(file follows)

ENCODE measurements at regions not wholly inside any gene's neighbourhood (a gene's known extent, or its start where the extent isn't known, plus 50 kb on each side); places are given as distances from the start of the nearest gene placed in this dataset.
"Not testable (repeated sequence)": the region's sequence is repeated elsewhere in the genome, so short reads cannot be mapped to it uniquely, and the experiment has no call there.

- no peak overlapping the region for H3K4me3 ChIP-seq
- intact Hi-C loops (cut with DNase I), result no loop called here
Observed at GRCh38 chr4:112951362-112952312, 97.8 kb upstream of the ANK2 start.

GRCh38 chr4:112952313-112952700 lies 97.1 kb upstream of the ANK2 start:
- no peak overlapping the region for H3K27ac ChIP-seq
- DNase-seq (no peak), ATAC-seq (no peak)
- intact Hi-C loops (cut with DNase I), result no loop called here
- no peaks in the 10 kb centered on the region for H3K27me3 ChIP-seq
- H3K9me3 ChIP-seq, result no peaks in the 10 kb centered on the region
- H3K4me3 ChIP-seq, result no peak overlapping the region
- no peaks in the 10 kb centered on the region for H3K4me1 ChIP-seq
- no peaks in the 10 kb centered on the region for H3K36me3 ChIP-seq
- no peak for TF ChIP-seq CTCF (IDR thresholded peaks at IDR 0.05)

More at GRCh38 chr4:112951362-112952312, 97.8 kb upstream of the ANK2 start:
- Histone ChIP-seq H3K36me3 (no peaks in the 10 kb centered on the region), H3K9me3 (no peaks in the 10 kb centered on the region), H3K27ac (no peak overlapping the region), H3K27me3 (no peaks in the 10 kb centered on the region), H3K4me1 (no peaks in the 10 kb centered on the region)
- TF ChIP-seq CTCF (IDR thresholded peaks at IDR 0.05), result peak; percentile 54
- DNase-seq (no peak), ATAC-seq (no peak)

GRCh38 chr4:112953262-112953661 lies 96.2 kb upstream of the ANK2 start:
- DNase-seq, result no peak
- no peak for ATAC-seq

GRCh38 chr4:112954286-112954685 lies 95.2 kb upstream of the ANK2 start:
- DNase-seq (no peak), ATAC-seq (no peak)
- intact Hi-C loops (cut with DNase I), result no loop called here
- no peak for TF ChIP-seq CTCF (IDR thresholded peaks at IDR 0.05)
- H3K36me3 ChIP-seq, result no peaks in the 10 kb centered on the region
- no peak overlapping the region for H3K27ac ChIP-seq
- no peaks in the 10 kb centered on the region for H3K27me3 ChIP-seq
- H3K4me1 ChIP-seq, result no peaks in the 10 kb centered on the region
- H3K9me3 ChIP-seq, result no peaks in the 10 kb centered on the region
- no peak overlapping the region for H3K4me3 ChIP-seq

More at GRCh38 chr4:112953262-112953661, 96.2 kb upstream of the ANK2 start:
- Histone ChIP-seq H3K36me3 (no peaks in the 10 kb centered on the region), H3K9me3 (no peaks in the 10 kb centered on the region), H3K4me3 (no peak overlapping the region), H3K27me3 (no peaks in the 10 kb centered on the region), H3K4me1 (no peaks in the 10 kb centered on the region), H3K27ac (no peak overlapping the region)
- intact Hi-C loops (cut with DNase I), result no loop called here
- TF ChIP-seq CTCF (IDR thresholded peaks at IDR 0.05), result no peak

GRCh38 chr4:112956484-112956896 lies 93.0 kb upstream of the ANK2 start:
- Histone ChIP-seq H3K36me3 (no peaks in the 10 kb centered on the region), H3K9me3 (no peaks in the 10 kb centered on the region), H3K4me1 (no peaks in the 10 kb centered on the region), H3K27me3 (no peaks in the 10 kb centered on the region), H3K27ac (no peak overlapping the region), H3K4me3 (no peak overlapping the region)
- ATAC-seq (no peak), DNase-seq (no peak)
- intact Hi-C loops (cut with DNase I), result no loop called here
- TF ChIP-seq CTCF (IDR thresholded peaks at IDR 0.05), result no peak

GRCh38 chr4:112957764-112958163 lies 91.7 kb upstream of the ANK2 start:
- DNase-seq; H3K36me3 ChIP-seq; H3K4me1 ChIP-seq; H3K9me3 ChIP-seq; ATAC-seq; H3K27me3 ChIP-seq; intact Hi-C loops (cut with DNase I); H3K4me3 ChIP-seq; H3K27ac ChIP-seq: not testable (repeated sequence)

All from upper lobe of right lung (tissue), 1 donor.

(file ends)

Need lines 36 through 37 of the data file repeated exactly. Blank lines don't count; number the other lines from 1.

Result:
- TF ChIP-seq CTCF (IDR thresholded peaks at IDR 0.05), result no peak

GRCh38 chr4:112956484-112956896 lies 93.0 kb upstream of the ANK2 start: